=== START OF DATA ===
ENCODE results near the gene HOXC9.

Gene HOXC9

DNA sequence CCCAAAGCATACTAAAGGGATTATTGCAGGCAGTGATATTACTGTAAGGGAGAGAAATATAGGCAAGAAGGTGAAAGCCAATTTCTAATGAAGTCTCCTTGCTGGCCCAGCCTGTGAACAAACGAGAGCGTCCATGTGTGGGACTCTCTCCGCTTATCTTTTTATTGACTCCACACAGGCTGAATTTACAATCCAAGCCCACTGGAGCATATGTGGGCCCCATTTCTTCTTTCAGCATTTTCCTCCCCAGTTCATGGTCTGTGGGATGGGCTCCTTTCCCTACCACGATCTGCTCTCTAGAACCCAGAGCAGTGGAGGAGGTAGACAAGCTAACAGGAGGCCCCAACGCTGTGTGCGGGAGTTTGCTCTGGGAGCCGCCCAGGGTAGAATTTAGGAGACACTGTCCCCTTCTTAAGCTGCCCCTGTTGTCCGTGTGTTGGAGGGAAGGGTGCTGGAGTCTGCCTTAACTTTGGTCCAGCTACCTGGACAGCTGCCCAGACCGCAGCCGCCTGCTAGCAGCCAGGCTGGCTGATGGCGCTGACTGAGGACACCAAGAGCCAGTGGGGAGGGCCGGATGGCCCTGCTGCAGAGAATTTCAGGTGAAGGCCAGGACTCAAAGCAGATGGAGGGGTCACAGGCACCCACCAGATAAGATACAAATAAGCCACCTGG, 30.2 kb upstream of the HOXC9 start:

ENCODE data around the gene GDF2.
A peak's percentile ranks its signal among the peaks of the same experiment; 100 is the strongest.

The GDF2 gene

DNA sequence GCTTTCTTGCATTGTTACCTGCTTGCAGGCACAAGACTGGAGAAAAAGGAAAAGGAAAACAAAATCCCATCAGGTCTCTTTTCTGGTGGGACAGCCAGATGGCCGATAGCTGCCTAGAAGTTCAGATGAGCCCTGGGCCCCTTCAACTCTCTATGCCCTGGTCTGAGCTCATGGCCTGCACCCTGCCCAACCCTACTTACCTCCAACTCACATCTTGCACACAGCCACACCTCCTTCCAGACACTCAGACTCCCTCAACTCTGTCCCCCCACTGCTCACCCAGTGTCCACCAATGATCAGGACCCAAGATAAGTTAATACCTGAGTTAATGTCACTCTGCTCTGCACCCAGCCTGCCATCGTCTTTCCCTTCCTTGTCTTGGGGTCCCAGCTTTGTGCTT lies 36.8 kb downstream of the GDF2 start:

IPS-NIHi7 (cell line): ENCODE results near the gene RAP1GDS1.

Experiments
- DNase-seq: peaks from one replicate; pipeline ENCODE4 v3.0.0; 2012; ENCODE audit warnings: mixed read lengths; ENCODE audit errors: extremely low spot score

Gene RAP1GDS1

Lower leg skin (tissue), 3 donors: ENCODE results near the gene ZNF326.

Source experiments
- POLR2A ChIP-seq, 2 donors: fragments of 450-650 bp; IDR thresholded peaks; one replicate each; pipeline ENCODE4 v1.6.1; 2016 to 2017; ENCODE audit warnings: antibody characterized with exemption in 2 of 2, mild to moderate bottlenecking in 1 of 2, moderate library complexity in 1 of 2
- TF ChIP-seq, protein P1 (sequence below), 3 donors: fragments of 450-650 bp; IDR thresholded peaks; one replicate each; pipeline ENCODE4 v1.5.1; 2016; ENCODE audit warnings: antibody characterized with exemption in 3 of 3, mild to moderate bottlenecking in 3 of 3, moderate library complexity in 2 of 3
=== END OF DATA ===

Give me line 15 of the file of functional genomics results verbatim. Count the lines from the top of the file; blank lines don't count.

- TF ChIP-seq, protein P1 (sequence below), 3 donors: fragments of 450-650 bp; IDR thresholded peaks; one replicate each; pipeline ENCODE4 v1.5.1; 2016; ENCODE audit warnings: antibody characterized with exemption in 3 of 3, mild to moderate bottlenecking in 3 of 3, moderate library complexity in 2 of 3